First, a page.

The reaction quotient for the example cell used here is Q = \frac {[Al^{3+}]^2}{[Mn^{2+}]^3} .

The Nernst Equation for this cell is E = E^ \circ  - \left ( \frac{0.0591}{n} \right ) \left (log \frac {[Al^{3+}]^2} {[Mn^{2+}]^3} \right ).

If you follow the mathematics for the case when both ions concentrations are 1.0 \ M, the reaction quotient would be 1 and the \log of 1 is zero. Therefore, the second term in the Nernst Equation is zero and E \ = \ E^ \circ .

Let’s take the case of the example cell when [Mn^{2+}] \ = \ 6.0 \ M and [Al^{3+}] \  = \ 0.10 \ M.

E &= E^ \circ - \left (\frac {0.0591}{n} \right ) \left ( log \frac{[Al^{3+}]^2}{[Mn^{2+}]^3} \right )\\E &= 0.48 \ V  -  \left ( \frac {0.0591}{6} \right ) \left ( log \frac{[0.10]^2}{[6.0]^3} \right )\\E &= 0.48 \ V  - \left ( \frac{0.0591}{6} \right )(-4.33)\\E &= 0.48 \ V  - (-0.04 \ V)\\E &= 0.52 \ V

Concentration Cells

If we attempt to construct a standard cell from the same two reactants, we do not get a reaction or a cell voltage. Suppose we attempt to build a cell with two silver half-cells.

Ag_{(s)} \ + \ Ag^+_{(aq)} \  \rightarrow \ Ag^+_{(aq)}  \ + \ Ag_{(s)}

If this is a standard cell, the half-cell voltage for the oxidation half-reaction is -0.80 \ V and the half-cell voltage for the reduction half-reaction is +0.80 \ V. Clearly the net voltage is 0. It is possible, however, to produce a voltage using the same two half-reactions if we alter the concentrations of the ions. Such a cell is called a concentration cell and its voltage can be calculated using the Nernst Equation.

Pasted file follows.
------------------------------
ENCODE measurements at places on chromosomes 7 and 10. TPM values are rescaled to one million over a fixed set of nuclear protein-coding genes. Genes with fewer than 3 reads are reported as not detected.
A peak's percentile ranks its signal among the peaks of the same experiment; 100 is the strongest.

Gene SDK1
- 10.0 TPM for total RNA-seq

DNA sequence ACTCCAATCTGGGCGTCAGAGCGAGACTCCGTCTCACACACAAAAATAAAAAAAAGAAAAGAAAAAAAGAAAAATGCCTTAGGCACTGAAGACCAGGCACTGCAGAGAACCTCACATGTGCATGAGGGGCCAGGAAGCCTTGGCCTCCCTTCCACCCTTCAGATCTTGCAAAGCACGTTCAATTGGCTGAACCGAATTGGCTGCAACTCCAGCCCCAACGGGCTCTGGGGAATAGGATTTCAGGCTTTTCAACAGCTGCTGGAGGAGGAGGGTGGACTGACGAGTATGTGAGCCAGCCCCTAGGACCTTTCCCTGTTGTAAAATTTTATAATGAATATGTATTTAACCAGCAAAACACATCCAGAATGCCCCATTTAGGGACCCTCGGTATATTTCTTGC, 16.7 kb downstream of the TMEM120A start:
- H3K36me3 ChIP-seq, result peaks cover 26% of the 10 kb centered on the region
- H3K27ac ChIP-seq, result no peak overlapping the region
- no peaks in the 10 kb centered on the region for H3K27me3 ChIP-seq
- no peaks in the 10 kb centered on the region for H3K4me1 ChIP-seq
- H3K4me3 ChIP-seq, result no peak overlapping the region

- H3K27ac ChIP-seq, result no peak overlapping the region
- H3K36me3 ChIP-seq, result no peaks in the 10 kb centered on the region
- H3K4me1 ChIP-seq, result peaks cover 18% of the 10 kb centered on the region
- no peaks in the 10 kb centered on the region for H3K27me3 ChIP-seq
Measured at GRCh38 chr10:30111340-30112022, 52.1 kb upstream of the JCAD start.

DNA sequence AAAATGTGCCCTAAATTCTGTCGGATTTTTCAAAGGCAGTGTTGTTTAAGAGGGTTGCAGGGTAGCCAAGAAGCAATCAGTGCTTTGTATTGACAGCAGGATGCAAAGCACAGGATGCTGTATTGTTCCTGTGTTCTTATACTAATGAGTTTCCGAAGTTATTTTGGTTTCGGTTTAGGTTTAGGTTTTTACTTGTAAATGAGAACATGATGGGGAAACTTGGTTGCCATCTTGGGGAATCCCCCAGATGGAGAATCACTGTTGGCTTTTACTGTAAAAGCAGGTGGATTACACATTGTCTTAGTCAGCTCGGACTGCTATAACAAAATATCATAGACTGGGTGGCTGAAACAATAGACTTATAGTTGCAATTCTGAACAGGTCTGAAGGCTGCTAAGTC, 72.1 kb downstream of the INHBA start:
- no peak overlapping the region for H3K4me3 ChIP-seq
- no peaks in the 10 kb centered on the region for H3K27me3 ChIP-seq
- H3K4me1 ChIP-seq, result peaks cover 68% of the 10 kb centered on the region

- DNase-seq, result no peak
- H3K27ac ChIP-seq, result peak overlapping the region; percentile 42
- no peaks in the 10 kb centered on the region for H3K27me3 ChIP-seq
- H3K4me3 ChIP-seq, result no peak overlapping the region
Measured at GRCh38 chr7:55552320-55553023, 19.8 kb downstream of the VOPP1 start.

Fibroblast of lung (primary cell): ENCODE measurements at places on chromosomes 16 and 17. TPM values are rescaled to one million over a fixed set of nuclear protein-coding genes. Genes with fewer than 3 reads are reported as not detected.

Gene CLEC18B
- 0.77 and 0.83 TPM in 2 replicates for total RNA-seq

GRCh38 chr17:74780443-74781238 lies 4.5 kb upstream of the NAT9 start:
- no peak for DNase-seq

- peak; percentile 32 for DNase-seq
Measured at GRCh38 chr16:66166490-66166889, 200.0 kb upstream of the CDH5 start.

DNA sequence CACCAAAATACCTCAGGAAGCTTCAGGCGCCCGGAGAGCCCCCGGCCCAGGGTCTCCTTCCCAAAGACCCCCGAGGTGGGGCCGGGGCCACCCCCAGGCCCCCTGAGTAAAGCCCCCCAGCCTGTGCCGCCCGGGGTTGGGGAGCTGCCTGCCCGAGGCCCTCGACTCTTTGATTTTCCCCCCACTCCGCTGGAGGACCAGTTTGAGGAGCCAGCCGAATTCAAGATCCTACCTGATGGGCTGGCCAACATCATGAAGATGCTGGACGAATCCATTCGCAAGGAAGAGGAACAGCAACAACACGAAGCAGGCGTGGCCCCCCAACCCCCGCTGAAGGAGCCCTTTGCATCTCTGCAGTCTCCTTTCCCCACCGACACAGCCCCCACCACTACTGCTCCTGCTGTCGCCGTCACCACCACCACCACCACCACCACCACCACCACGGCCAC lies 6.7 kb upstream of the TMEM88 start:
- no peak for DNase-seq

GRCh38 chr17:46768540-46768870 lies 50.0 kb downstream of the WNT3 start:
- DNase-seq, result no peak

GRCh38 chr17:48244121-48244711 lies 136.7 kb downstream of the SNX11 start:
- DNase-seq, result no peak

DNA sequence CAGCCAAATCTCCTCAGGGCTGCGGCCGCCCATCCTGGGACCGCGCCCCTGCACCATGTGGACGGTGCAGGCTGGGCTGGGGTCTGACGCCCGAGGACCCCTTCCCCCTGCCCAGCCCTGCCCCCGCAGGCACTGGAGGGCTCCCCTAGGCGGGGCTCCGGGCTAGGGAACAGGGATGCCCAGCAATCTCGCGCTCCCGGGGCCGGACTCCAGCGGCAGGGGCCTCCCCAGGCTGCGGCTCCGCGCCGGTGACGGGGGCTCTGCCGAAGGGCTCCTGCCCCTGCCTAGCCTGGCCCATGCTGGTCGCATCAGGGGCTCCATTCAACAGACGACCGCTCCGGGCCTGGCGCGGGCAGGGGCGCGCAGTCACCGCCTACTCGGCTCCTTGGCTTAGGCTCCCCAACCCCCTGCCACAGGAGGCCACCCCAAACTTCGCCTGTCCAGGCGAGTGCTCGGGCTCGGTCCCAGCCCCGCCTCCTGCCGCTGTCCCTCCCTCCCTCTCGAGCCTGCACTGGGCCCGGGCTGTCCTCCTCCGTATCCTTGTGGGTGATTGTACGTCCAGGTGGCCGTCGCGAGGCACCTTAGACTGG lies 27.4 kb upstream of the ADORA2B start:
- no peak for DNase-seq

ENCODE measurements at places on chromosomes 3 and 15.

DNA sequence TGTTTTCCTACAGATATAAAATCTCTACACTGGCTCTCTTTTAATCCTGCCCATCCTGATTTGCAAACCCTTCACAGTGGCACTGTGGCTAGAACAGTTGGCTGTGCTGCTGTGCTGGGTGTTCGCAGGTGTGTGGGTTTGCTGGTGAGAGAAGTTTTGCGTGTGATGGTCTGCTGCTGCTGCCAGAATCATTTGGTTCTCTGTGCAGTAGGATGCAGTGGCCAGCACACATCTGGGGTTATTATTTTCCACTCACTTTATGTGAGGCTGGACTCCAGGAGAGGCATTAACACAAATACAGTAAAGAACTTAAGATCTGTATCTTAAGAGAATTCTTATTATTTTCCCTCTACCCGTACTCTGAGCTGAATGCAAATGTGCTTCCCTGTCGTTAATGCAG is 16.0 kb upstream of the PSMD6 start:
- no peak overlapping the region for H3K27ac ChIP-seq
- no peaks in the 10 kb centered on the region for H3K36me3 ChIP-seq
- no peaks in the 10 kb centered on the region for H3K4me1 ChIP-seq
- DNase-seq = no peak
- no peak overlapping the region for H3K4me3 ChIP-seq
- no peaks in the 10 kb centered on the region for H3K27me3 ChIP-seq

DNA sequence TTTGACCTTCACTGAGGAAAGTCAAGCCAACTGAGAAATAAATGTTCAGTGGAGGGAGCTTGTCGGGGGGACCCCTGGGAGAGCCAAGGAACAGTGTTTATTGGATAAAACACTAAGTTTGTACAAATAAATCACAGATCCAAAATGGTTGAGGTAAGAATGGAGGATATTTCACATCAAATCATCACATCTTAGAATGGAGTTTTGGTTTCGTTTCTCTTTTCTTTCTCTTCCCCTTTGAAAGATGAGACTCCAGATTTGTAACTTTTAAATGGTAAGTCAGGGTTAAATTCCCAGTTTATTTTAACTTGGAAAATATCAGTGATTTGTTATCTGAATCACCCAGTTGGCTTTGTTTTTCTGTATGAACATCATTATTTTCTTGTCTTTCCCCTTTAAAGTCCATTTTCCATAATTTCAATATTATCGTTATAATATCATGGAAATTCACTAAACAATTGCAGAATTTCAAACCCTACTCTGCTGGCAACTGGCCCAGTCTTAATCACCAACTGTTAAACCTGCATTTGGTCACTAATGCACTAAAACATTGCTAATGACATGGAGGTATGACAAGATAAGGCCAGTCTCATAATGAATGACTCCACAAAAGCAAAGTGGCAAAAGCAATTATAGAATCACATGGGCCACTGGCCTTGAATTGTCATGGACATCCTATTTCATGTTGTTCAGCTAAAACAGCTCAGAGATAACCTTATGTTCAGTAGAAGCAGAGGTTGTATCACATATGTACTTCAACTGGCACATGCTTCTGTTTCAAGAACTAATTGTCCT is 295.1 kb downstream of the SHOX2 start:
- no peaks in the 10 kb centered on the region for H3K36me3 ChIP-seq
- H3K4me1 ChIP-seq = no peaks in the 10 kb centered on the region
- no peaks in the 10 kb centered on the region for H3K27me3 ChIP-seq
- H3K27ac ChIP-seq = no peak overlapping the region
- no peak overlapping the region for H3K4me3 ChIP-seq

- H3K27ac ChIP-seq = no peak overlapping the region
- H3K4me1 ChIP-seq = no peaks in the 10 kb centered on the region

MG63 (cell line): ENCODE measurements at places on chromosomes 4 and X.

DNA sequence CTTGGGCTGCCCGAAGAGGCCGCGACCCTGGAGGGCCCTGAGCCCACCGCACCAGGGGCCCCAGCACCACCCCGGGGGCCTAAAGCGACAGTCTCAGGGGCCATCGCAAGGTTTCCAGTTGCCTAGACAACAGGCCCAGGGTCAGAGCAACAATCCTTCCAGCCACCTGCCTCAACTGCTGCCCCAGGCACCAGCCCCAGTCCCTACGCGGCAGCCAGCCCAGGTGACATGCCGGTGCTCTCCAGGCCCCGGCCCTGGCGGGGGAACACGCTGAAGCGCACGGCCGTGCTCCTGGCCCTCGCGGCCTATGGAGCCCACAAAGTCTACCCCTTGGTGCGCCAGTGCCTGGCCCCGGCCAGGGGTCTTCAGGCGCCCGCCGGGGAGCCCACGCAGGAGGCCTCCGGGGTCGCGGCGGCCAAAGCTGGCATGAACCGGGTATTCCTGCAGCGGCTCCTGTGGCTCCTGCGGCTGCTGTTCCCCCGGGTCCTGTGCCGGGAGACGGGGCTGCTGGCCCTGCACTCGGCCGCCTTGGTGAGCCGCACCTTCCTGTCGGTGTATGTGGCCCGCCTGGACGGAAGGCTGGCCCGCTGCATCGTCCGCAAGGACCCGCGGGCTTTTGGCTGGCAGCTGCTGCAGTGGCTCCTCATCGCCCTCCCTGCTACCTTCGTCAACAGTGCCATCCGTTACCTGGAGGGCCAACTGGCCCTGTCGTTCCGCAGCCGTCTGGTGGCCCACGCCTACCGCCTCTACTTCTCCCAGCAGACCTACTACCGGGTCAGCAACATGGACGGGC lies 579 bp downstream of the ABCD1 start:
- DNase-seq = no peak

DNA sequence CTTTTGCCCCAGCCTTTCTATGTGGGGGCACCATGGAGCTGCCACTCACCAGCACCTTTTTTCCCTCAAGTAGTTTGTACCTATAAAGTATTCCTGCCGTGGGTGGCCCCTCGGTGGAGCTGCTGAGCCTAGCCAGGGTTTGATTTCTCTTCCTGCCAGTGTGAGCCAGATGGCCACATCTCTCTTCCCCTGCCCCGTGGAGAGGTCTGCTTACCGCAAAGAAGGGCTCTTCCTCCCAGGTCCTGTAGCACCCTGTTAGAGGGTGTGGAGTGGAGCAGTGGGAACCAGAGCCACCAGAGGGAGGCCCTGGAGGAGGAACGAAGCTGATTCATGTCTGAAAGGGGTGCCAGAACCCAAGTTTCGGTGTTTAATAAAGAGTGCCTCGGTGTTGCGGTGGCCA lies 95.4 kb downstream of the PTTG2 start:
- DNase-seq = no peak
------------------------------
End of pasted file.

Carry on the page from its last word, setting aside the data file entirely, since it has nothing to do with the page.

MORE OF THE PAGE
The Nernst Equation would look like this:

E = E^ \circ - \left ( \frac{0.0591}{n} \right ) \left ( log \frac {[Ag^+]}{[Ag^+]} \right ), where the silver ion concentration in the numerator is the concentration of the silver ion in the products and the silver ion concentration in the denominator is the silver ion concentration in the reactants.

Suppose we build this cell using a concentration of silver ion in the products of 0.010 \ M and a silver ion concentration in the reactants of 6.0 \ M. The E^ \circ in this case is zero and n = 1.

E &= E^ \circ  - \left ( \frac {0.0591} {n} \right ) \left ( log \frac {[Ag^+]} {[Ag^+]} \right )\\E &= 0 \ V  -  (0.0591) \left ( log \frac {[0.010]}{[6.0]} \right )\\E &= 0 \ V  - (0.0591)(- 2.78 \ V)\\E &= 0 \ V  -  (- 0.16 \ V)\\E &= 0.16 \ V

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Aug 18, 2012